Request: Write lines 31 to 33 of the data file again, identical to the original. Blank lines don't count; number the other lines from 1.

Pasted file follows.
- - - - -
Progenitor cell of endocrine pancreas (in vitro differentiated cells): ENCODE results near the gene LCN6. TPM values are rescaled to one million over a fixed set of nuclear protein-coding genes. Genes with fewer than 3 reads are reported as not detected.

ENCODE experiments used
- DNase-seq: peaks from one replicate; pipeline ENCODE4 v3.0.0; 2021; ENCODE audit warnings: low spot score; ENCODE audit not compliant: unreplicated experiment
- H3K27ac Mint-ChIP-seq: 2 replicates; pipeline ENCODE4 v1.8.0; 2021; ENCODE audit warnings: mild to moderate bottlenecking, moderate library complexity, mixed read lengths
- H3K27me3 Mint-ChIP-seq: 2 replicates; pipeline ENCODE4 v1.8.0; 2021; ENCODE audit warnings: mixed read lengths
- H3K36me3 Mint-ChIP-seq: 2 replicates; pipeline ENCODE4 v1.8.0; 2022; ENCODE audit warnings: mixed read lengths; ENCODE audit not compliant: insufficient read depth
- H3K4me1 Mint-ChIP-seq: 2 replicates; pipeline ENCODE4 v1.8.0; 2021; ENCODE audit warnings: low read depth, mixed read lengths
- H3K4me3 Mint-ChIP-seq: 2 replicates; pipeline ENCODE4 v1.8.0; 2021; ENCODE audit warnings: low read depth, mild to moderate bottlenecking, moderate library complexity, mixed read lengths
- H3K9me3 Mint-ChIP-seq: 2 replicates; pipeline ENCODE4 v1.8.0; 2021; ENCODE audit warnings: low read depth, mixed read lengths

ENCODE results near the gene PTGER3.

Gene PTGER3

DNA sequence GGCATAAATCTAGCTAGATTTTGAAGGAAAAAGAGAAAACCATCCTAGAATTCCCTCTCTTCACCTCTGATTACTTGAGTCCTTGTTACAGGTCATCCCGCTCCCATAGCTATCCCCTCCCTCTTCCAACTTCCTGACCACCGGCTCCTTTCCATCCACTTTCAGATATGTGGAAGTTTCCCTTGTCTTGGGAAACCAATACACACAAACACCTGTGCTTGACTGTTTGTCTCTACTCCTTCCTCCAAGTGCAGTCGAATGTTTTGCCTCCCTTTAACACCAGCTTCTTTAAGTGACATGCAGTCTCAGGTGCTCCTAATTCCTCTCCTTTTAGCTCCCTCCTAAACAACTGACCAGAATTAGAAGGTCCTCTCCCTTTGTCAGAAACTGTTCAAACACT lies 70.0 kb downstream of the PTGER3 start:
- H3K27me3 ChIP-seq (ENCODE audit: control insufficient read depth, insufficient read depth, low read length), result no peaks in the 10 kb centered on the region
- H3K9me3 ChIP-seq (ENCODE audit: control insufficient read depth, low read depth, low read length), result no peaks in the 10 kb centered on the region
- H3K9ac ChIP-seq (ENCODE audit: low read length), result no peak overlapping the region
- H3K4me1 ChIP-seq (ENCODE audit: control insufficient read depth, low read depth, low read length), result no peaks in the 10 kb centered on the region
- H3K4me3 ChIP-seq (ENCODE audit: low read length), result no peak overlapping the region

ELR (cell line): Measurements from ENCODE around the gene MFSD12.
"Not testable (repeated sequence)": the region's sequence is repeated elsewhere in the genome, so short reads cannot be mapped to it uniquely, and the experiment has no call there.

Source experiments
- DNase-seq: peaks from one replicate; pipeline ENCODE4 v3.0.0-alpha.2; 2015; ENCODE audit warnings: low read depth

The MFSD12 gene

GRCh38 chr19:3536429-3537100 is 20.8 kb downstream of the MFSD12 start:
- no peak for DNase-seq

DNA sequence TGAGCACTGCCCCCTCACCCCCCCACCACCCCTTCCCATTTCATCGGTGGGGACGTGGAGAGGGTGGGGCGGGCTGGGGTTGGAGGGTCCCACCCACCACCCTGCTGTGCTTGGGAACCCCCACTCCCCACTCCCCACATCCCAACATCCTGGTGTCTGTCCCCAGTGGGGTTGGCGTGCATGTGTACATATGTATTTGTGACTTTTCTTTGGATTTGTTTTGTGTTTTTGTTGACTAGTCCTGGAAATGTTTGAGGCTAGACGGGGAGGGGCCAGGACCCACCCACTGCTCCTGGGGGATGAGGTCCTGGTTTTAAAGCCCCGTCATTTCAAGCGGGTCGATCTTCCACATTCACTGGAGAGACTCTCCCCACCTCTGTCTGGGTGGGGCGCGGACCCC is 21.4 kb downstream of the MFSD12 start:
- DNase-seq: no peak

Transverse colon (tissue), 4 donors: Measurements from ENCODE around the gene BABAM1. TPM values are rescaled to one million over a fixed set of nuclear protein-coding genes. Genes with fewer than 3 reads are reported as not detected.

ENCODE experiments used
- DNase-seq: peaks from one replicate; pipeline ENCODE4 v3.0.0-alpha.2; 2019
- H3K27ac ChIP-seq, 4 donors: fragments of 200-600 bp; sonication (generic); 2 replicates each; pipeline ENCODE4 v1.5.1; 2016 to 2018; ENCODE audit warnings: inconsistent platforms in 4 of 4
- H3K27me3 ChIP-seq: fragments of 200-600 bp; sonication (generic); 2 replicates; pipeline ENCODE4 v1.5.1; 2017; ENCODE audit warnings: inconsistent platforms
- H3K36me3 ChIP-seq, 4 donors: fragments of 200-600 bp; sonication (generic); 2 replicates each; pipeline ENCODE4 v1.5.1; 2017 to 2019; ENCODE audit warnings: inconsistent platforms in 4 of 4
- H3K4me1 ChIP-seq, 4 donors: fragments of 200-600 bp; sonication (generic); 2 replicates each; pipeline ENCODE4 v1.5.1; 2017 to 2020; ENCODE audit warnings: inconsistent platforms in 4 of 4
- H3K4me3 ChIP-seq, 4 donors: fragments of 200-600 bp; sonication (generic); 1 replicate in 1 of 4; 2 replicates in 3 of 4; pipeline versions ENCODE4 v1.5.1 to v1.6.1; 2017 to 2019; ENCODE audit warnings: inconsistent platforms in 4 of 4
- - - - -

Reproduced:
- H3K27me3 ChIP-seq: fragments of 200-600 bp; sonication (generic); 2 replicates; pipeline ENCODE4 v1.5.1; 2017; ENCODE audit warnings: inconsistent platforms
- H3K36me3 ChIP-seq, 4 donors: fragments of 200-600 bp; sonication (generic); 2 replicates each; pipeline ENCODE4 v1.5.1; 2017 to 2019; ENCODE audit warnings: inconsistent platforms in 4 of 4
- H3K4me1 ChIP-seq, 4 donors: fragments of 200-600 bp; sonication (generic); 2 replicates each; pipeline ENCODE4 v1.5.1; 2017 to 2020; ENCODE audit warnings: inconsistent platforms in 4 of 4